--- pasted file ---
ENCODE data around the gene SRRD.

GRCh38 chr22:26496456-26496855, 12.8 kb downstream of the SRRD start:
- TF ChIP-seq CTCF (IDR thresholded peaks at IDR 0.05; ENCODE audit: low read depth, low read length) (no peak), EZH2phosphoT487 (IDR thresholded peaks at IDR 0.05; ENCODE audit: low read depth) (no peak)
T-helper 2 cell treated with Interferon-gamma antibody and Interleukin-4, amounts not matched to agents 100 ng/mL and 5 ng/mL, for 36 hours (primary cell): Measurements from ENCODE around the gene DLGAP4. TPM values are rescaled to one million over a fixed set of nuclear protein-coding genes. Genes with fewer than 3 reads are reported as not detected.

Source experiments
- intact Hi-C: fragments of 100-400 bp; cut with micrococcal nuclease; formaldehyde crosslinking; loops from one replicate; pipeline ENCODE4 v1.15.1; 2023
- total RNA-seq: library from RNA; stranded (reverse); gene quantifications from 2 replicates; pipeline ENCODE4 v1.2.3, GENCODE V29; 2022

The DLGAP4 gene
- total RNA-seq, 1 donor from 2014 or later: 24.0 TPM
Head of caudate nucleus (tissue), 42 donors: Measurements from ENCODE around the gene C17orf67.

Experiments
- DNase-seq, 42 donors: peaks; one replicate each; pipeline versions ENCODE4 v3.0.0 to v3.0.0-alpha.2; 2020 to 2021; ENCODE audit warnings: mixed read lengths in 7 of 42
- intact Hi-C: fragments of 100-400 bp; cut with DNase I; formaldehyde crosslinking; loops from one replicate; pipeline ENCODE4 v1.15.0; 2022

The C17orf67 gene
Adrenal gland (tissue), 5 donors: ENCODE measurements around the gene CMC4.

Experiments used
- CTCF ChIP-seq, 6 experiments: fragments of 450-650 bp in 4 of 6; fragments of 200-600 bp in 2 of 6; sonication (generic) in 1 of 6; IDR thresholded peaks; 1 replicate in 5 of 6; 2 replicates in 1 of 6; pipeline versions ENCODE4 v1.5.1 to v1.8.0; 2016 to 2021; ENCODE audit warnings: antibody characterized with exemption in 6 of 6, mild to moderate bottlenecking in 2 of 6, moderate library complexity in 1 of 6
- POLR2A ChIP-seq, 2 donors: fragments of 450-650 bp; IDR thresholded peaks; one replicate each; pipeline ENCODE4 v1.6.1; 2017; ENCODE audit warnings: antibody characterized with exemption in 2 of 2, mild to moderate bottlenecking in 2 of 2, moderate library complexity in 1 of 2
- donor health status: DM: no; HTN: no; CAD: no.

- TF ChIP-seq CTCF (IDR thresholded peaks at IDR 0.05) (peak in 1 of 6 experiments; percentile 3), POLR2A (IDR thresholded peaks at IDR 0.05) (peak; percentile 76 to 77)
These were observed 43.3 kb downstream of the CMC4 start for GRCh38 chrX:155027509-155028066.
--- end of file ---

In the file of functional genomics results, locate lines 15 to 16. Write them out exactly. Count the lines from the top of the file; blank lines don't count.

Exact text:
Adrenal gland (tissue), 5 donors: ENCODE measurements around the gene CMC4.

Experiments used